There’s a simple litmus test I use to determine if my actions and behaviors will honor the Queen: I picture her doing the same thing and watch how I feel about it. If I would be disappointed, shocked, or  upset then chances are high she would feel the same. My reaction to this is the signal telling me if it would be honorable to her. And that’s where the sacrifice comes in. Because if I want to honor her I must set aside my wants for the sake of something much bigger. Is it any wonder why good relationships are so hard?

None of this means I get it right. I’m adept at not living up to my own standards and end up disappointing myself more than I’d like to admit. But the Queen is called so for a reason as the name stands as a stark reminder that while I may love and cherish  her – it means little without honor.

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11 responses to To Love, Honor, and Cherish

  1. Andrea Matheson

    I love your posts and started following your blog about a month ago. This isn’t really in reference to this post, but i had a question. Don’t know if you will answer, but didn’t think it hurt to try. My soon to be ex is still so attached to me emotionally even though he wants the divorce as much as I do. Why is he and how can he let go?

  2. Kyle Bradford – Author

    Andrea, thanks for following along. Can you give me any specifics regarding his behavior that makes you feel this way? I want to better understand what you’re seeing (not trying to be nosey) in him.

  3. Kyle Bradford – Author

    Kathleen, she doesn’t. But I it’s rare where I don’t use her as my editor in chief before I hit ‘publish’.

  4. Andrea Matheson

    Thanks for replying. He still confides in me a lot and not anyone else. I’ve told him he needs to find another friend to confide in and will get mad when I won’t help him. He wants to see me all the time and texts/calls me a ton just to talk. We are very civil with each other, but I feel we need more distance to move on.

  5. LB

    Love this post! It really sums up the “if you wouldn’t do it with your partner in the room, don’t do it” notion so well. I also love the part about things taking work. People seem to hate the idea of relationships taking effort. It might be a challenge, but so was learning how to read and write. With practice, things take much less effort over time – but the foundation has to be in place first. Thanks for writing this.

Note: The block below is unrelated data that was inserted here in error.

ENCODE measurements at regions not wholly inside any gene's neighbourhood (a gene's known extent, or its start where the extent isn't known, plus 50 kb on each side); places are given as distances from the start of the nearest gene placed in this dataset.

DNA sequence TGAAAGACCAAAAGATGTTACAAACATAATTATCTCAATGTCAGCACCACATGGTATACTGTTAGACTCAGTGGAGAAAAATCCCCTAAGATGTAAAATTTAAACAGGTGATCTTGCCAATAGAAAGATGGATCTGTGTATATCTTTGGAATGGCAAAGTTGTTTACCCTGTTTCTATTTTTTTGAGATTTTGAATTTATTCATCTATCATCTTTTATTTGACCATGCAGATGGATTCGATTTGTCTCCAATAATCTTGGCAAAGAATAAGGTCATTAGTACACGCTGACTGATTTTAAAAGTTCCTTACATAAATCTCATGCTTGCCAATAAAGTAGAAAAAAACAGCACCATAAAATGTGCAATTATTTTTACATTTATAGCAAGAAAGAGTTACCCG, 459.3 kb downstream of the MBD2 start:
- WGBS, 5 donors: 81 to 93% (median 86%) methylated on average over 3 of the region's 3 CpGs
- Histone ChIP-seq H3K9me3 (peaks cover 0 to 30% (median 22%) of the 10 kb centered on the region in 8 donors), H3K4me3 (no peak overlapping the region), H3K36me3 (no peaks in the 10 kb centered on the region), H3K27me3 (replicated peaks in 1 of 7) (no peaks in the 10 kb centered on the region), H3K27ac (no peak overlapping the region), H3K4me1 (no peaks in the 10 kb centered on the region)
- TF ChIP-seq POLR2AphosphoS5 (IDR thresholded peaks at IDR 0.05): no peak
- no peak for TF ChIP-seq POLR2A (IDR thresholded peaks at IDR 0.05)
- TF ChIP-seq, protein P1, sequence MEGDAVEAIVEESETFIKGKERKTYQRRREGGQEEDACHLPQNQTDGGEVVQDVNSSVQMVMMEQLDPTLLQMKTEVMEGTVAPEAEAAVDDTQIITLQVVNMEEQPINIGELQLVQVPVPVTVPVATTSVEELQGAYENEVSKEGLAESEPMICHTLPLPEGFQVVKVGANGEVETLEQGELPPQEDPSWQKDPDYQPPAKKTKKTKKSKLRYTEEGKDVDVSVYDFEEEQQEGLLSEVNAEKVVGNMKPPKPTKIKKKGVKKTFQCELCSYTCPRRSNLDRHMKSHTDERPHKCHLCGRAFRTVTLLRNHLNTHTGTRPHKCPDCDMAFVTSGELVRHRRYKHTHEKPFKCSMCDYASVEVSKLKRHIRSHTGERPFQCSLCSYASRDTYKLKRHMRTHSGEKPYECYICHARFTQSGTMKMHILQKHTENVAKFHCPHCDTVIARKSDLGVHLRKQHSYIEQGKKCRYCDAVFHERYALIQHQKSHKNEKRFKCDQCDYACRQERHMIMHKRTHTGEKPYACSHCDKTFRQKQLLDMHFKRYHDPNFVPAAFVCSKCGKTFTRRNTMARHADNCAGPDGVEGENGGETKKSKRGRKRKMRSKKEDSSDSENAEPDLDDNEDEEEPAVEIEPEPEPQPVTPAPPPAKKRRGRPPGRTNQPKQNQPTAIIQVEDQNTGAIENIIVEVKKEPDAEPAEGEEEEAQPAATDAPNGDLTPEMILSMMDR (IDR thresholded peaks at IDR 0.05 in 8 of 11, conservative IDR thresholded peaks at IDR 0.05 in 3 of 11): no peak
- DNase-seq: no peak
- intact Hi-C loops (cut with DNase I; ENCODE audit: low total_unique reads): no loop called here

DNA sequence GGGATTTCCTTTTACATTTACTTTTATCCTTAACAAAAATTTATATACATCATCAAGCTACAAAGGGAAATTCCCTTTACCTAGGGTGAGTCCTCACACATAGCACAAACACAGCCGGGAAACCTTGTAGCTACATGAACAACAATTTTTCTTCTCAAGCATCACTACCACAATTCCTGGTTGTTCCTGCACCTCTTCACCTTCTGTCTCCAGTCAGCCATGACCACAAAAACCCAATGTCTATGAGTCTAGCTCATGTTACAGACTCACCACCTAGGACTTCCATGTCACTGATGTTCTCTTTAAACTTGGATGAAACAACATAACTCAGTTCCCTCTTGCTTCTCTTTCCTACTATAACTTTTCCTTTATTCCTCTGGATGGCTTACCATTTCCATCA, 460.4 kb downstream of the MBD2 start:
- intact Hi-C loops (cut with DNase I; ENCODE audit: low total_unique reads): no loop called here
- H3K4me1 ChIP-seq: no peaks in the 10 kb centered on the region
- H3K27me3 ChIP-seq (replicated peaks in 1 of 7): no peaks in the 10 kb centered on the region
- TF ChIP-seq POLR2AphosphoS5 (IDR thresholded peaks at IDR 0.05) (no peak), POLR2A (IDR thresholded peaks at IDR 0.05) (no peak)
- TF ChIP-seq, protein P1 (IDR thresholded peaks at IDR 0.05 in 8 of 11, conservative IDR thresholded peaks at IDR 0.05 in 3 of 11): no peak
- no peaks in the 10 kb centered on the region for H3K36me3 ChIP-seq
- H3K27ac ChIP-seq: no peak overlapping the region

6. Kyle Bradford – Author

    LB, Those that hate the idea of relationships taking work have bought into Hollywood’s idea of relationships being all about feelings and cuddly nights in front of the fire place. I’m convinced that has a lot to do with why so many marriages fail.

  7. Kyle Bradford – Author

    Andrea, I’m going to take a complete stab here. But it seems he may be lacking in the friend department. If you feel the marriage is irreparable then distance is certainly the best option. He may be in love with the idea of marriage and all that brings and he isn’t able to separate the the thing from the idea of the thing. That leaves him emotionally attached to what you represented as his wife.

    I certainly feel that a more sterile approach to your relationship might be beneficial. Otherwise he’s destined to hold onto any emotional attachment he has and will find it challenging to move on.

    Hope this gives you a different perspective.

  8. LB

    I see what you’re saying and agree. Though, we can certainly have our cuddly feelings and fireplaces. Those things just take some work and maybe even planning. People seem to hate the whole planning thing when it comes to love too (planning takes effort of course). I think the idea is that it’s all supposed to zap itself into perfect harmony without any effort on our part. Spontaneity is highly valued by Hollywood ideas of romance which is really kind of silly and creates false expectations. We work and plan for everything else in our lives, why not our relationships? In fact, don’t they deserve more effort and planning than most everything else?

  9. Andrea Matheson

    Thank you for the reponse, that helps.

  10. I like “substantial forfeiture.” It’s true. Makes me want to work harder.

    Andrea, I want to second what Kyle said about distance. He won’t move on until you do. It’s not your look out, but what he really needs is to be around male friends, and if he has none then he needs to find some, or a men’s group.